Meaningful structural and social reforms, as well as a major shift to alternative energy sources, are needed for a sustainable new global economic cycle, says the head of the Organization for Economic Co-operation and Development.
Angel Gurria, the secretary-general of the OECD who spoke on the first day of the Conference of Montreal on Monday, pointed to the fact that aid to the developing world has been slipping.
“We are seeing now for second year in a row a drop in the flow of aid to developing countries. This is very serious. This is very unfortunate,” Mr. Gurria said at a news conference after his presentation. “I think we have to organize a better flow of aid.”
He also said that a concerted shift to green energy would help spur the economic recovery.
“We are on a collision course with nature and cannot continue to promote an economic growth based on highly polluting energies and overconsumption. Instead, we can move to greater energy efficiency by implementing smart structural reforms,” he said in his speech.
But he later acknowledged that making the shift won’t be easy, given how reliant on fossil fuels still shaky national economies are, especially in the developing world.
Meanwhile, Barclays Bank PLC chairman David Walker told the forum that bank bashing is unhealthy and counterproductive given the central role the world’s financial institutions play in the economic recovery.
“What I refer to as ‘knocking the bankers’ has become a political and media industry,” Mr. Walker said in his presentation to the annual gathering of business people, politicians, economists and academics.
Banks are essential in extending credit in both the public and private spheres that will help speed the recovery, he said.
The global banking sector has been under the gun for its role in the financial meltdown and Barclays and other institutions have been criticized for large executive bonuses. Barclays has also been caught up in scandals related to allegations of price-fixing.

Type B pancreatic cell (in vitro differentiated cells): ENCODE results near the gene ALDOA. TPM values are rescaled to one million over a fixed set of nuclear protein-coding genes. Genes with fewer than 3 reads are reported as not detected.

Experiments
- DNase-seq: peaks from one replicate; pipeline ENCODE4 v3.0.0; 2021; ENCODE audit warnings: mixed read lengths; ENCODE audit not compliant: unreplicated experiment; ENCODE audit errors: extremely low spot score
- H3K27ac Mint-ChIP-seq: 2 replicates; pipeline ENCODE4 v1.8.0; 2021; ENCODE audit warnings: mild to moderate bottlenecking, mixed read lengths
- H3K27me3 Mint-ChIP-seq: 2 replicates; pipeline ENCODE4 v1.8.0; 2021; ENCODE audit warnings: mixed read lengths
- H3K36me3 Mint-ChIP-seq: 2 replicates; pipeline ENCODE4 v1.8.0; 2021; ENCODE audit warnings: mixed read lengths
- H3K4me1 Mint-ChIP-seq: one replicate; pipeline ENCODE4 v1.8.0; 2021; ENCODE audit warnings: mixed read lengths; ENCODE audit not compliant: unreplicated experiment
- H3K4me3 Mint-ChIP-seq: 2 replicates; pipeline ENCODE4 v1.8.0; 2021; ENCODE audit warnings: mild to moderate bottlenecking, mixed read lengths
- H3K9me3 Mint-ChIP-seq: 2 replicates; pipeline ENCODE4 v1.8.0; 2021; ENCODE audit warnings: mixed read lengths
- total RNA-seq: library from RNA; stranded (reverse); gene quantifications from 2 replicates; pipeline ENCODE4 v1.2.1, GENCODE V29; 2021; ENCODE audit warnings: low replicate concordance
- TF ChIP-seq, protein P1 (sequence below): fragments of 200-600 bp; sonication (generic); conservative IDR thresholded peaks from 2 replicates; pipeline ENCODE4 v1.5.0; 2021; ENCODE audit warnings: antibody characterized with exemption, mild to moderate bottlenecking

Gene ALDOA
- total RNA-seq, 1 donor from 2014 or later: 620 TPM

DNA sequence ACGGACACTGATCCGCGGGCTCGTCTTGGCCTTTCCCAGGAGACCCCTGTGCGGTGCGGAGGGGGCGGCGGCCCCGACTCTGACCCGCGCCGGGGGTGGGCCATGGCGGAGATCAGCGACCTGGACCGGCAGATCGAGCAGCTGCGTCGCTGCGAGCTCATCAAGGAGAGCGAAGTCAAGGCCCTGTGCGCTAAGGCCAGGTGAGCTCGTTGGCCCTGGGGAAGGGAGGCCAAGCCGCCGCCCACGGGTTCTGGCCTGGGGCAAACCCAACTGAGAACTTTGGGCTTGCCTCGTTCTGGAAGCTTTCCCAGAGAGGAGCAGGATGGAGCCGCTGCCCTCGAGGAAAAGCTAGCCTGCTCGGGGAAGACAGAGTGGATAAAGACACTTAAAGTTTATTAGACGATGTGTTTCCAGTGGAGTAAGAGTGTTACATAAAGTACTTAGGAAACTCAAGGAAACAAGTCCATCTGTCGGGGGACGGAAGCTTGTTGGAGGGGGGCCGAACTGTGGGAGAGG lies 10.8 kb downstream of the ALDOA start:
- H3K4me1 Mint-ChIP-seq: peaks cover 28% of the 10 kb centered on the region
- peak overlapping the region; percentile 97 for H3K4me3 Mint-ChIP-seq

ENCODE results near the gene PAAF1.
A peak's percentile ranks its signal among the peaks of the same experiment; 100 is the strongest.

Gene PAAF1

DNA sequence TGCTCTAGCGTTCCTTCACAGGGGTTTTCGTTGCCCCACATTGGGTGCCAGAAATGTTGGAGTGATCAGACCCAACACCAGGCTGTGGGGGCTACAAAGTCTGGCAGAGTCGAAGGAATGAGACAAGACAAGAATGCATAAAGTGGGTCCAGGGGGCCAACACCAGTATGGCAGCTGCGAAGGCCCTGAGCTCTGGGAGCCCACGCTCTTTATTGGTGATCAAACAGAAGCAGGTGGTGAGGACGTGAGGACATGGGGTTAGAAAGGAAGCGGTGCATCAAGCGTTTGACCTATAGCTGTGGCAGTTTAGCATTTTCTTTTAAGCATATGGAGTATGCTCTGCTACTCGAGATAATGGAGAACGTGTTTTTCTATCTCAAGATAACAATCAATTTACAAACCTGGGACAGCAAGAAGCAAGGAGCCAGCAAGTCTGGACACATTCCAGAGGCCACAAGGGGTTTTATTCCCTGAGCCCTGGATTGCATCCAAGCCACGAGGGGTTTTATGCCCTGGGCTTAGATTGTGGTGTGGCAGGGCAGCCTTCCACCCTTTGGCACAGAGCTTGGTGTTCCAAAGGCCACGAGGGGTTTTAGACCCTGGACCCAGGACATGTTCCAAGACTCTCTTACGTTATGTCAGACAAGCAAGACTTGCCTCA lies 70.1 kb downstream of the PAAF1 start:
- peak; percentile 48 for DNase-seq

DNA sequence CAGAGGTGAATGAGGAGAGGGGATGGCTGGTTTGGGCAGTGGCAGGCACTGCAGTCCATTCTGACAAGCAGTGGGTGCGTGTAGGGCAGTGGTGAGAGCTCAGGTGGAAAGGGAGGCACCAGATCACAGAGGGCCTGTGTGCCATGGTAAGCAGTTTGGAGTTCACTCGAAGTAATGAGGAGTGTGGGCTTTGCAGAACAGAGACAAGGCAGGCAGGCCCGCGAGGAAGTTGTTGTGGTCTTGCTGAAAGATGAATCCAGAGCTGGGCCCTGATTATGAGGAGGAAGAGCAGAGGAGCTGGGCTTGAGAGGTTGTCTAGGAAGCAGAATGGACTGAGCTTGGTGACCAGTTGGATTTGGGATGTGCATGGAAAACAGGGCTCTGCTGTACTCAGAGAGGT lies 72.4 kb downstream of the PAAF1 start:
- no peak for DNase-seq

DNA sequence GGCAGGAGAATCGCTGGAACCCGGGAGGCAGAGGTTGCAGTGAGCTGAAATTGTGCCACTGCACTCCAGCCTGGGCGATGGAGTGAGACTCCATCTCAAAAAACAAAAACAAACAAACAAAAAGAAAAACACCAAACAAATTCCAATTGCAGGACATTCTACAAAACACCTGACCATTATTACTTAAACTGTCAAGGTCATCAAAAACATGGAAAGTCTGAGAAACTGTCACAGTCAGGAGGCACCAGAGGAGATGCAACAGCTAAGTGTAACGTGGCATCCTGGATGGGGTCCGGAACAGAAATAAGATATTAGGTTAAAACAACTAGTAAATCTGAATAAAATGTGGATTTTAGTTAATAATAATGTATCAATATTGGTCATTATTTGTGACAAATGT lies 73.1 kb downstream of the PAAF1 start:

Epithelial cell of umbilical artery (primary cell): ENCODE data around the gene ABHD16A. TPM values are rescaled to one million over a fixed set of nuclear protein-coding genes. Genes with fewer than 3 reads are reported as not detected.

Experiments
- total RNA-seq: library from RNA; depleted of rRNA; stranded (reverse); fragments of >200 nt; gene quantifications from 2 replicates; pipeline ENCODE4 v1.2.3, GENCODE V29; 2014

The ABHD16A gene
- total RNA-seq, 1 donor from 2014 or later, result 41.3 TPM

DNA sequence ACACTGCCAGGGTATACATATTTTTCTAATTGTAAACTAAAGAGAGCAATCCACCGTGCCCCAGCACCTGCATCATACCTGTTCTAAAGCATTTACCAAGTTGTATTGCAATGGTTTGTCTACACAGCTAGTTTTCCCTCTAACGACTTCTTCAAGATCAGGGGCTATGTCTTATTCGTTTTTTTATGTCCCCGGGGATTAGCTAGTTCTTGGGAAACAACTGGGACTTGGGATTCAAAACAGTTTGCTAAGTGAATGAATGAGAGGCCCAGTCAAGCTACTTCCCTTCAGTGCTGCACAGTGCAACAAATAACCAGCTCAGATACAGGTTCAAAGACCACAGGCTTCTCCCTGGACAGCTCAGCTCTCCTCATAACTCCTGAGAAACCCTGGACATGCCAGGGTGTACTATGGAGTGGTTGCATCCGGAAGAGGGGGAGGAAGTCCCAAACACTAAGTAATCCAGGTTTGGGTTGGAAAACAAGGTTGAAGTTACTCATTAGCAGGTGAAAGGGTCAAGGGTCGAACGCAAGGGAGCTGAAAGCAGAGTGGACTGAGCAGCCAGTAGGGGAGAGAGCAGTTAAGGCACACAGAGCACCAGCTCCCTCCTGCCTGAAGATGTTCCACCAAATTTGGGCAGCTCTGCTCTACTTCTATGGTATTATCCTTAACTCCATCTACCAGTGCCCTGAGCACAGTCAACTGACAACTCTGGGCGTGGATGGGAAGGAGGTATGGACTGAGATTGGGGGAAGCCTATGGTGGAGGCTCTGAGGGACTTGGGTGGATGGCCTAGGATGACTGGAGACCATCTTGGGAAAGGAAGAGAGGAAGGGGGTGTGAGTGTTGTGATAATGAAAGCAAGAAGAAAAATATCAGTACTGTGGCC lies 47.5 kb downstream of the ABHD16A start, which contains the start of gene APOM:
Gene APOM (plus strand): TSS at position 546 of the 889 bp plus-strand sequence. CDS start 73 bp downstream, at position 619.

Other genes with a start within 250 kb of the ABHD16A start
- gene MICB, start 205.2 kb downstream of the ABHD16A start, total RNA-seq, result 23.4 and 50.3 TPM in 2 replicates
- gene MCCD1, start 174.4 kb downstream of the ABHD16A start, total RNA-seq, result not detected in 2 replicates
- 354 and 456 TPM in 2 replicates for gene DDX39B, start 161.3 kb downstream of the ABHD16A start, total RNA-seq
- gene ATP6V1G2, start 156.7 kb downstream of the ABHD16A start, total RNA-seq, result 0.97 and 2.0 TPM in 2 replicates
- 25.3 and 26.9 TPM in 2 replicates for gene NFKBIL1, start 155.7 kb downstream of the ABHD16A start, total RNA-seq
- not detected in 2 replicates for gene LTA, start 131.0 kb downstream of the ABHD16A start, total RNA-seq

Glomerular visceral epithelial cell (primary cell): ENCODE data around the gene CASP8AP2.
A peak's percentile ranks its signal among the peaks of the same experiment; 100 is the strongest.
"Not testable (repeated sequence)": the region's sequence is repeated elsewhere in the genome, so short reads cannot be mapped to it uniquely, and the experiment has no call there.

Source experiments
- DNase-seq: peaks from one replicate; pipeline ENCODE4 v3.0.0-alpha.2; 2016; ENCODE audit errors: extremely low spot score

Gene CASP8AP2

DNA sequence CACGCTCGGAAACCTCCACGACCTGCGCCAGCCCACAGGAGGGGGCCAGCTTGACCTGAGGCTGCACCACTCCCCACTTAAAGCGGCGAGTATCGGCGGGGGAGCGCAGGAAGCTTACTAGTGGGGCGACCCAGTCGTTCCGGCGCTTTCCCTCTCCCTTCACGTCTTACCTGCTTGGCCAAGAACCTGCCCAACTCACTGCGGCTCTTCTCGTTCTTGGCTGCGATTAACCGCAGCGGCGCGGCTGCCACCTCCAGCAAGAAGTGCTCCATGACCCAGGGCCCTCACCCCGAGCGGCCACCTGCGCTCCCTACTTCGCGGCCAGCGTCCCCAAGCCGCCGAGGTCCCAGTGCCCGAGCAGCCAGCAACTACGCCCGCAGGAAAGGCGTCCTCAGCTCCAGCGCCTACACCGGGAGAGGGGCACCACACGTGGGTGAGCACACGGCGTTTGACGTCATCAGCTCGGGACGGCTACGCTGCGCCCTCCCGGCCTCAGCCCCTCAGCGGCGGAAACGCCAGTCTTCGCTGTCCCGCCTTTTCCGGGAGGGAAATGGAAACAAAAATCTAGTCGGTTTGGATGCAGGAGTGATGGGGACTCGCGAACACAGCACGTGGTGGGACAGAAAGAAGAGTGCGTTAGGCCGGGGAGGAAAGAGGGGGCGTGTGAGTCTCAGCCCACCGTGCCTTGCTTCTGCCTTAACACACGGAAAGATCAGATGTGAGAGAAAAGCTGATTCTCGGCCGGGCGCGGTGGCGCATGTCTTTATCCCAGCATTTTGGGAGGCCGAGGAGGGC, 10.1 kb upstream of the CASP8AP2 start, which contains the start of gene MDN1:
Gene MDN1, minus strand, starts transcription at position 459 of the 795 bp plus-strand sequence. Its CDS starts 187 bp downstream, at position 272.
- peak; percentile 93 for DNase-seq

Mr. Walker acknowledged that “the banks bear a major responsibility” for the financial crisis and some of the regulatory measures being implemented are overdue.
Others at the conference said the global economy is slowly getting back on track.
“You are seeing definite signs of a recovery globally,” said Jeffrey Orr, president and chief executive of Power Financial Corp. “The United States has got great signs of momentum. They’re not out of the woods by any stretch of the imagination but there’s a lot of returning consumer confidence. The construction sector is doing very well. I think Europe is a few years behind that and they’ve got some issues still to deal with,” he said in an interview. “I think you do have the base here for the global economy starting to come back. The big questions will be: Monetary authorities, how quickly do they start to pull back on the very loose monetary policies?”
James Bullard, president and CEO of the U.S. Federal Reserve Bank of St. Louis, said low inflation rates in the U.S. may warrant continuing the “aggressive” asset purchase program to fuel growth and cut unemployment.